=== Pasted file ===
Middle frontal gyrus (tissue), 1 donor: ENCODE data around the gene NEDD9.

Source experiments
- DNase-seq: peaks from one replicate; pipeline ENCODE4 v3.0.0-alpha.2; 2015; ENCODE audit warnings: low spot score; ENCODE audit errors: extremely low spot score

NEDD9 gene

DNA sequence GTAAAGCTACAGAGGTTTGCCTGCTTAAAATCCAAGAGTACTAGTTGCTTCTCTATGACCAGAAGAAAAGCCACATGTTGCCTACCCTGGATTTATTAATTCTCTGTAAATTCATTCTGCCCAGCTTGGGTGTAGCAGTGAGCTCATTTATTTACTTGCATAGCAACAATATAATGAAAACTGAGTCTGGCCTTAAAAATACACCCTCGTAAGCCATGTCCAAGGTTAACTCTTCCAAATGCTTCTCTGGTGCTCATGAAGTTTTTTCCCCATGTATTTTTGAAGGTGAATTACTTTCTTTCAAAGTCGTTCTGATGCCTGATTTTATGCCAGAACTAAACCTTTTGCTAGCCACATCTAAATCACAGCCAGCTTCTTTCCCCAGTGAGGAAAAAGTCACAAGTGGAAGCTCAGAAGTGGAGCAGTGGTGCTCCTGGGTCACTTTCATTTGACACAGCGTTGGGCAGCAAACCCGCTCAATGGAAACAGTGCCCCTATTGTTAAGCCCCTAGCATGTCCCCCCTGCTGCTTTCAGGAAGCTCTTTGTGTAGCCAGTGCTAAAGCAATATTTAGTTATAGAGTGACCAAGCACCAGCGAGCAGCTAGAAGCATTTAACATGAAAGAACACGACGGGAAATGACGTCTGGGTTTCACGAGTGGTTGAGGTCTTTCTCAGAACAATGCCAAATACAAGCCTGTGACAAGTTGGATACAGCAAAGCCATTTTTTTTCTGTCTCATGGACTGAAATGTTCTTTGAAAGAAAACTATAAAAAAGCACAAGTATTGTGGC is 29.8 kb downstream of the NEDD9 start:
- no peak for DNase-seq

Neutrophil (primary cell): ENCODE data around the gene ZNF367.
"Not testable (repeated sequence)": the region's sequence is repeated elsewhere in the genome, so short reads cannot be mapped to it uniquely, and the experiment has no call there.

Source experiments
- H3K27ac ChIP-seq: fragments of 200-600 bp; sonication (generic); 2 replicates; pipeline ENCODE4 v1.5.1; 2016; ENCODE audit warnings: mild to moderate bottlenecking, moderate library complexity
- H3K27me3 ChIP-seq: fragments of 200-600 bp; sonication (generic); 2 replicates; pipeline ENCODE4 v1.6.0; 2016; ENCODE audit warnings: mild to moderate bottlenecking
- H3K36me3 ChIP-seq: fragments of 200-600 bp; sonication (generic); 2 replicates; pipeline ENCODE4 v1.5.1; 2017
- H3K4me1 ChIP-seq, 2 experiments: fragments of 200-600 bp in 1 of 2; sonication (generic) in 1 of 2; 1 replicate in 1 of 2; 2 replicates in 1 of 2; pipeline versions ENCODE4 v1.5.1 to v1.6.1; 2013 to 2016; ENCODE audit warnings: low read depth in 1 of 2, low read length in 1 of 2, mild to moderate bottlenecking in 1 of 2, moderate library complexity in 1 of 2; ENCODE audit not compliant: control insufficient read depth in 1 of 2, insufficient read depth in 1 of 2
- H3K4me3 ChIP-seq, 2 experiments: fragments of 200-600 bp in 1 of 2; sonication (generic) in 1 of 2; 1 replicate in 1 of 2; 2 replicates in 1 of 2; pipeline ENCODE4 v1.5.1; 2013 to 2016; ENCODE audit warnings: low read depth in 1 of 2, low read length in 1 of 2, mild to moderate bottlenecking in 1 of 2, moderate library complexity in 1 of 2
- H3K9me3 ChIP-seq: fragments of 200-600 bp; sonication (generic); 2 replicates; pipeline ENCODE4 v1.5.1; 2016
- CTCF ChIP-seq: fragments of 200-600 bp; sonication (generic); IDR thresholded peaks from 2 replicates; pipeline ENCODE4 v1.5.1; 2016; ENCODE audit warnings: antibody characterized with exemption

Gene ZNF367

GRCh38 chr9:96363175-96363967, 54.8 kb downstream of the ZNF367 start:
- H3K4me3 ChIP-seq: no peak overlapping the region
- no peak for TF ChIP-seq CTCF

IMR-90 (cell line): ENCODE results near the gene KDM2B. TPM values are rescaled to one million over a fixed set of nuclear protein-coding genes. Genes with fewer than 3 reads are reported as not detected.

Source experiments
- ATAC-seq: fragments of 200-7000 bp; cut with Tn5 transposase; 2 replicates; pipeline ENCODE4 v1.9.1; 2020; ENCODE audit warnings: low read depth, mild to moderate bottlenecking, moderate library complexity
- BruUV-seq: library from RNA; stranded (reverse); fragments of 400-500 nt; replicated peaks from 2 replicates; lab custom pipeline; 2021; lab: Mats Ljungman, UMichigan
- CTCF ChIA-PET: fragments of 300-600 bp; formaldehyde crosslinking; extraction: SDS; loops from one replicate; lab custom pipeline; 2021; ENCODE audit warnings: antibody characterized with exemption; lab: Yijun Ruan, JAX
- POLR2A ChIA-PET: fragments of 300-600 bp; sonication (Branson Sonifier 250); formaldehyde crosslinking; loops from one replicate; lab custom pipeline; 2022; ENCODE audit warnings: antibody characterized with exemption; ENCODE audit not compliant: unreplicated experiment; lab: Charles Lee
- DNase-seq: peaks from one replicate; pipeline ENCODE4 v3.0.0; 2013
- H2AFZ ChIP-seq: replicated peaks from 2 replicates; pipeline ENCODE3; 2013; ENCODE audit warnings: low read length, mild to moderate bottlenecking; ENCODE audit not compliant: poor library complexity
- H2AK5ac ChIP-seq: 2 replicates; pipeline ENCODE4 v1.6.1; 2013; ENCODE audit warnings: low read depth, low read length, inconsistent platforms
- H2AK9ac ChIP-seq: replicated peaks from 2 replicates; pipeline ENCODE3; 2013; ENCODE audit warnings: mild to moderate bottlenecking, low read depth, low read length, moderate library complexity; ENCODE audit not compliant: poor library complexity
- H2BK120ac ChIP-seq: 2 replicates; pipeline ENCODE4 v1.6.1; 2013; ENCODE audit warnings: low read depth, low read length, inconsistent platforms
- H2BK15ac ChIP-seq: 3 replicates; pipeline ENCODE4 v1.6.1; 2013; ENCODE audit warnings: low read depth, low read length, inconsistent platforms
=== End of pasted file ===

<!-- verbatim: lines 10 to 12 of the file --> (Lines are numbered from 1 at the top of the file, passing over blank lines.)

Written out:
- H3K27ac ChIP-seq: fragments of 200-600 bp; sonication (generic); 2 replicates; pipeline ENCODE4 v1.5.1; 2016; ENCODE audit warnings: mild to moderate bottlenecking, moderate library complexity
- H3K27me3 ChIP-seq: fragments of 200-600 bp; sonication (generic); 2 replicates; pipeline ENCODE4 v1.6.0; 2016; ENCODE audit warnings: mild to moderate bottlenecking
- H3K36me3 ChIP-seq: fragments of 200-600 bp; sonication (generic); 2 replicates; pipeline ENCODE4 v1.5.1; 2017